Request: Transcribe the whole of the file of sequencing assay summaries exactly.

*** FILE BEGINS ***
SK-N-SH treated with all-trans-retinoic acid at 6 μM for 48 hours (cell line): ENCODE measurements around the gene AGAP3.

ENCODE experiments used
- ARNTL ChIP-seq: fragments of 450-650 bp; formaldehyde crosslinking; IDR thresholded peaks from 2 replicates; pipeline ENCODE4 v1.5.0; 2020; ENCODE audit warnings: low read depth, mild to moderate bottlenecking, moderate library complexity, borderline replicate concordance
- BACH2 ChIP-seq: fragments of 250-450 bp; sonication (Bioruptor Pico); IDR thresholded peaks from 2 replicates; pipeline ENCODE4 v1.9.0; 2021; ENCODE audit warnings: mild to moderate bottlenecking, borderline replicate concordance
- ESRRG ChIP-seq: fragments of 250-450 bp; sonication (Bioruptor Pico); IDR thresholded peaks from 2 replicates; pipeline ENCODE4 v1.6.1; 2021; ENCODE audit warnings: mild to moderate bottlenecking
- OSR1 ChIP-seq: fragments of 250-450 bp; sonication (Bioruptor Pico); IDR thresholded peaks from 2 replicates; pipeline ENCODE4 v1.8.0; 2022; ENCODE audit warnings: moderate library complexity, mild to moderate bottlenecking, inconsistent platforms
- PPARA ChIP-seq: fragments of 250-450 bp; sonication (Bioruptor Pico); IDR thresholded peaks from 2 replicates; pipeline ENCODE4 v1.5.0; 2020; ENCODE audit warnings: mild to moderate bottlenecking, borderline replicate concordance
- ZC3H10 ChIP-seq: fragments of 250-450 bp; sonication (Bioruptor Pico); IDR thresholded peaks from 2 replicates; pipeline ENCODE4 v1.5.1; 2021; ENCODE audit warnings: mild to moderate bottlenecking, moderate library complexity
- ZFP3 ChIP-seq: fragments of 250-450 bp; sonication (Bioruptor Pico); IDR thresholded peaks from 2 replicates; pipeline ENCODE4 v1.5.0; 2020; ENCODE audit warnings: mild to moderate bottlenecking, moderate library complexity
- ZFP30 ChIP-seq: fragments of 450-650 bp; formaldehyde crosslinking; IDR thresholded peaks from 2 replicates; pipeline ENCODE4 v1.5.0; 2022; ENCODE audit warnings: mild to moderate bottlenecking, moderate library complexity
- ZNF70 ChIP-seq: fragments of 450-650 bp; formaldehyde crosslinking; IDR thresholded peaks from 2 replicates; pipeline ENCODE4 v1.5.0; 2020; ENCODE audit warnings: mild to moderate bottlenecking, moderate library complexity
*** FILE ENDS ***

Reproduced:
SK-N-SH treated with all-trans-retinoic acid at 6 μM for 48 hours (cell line): ENCODE measurements around the gene AGAP3.

ENCODE experiments used
- ARNTL ChIP-seq: fragments of 450-650 bp; formaldehyde crosslinking; IDR thresholded peaks from 2 replicates; pipeline ENCODE4 v1.5.0; 2020; ENCODE audit warnings: low read depth, mild to moderate bottlenecking, moderate library complexity, borderline replicate concordance
- BACH2 ChIP-seq: fragments of 250-450 bp; sonication (Bioruptor Pico); IDR thresholded peaks from 2 replicates; pipeline ENCODE4 v1.9.0; 2021; ENCODE audit warnings: mild to moderate bottlenecking, borderline replicate concordance
- ESRRG ChIP-seq: fragments of 250-450 bp; sonication (Bioruptor Pico); IDR thresholded peaks from 2 replicates; pipeline ENCODE4 v1.6.1; 2021; ENCODE audit warnings: mild to moderate bottlenecking
- OSR1 ChIP-seq: fragments of 250-450 bp; sonication (Bioruptor Pico); IDR thresholded peaks from 2 replicates; pipeline ENCODE4 v1.8.0; 2022; ENCODE audit warnings: moderate library complexity, mild to moderate bottlenecking, inconsistent platforms
- PPARA ChIP-seq: fragments of 250-450 bp; sonication (Bioruptor Pico); IDR thresholded peaks from 2 replicates; pipeline ENCODE4 v1.5.0; 2020; ENCODE audit warnings: mild to moderate bottlenecking, borderline replicate concordance
- ZC3H10 ChIP-seq: fragments of 250-450 bp; sonication (Bioruptor Pico); IDR thresholded peaks from 2 replicates; pipeline ENCODE4 v1.5.1; 2021; ENCODE audit warnings: mild to moderate bottlenecking, moderate library complexity
- ZFP3 ChIP-seq: fragments of 250-450 bp; sonication (Bioruptor Pico); IDR thresholded peaks from 2 replicates; pipeline ENCODE4 v1.5.0; 2020; ENCODE audit warnings: mild to moderate bottlenecking, moderate library complexity
- ZFP30 ChIP-seq: fragments of 450-650 bp; formaldehyde crosslinking; IDR thresholded peaks from 2 replicates; pipeline ENCODE4 v1.5.0; 2022; ENCODE audit warnings: mild to moderate bottlenecking, moderate library complexity
- ZNF70 ChIP-seq: fragments of 450-650 bp; formaldehyde crosslinking; IDR thresholded peaks from 2 replicates; pipeline ENCODE4 v1.5.0; 2020; ENCODE audit warnings: mild to moderate bottlenecking, moderate library complexity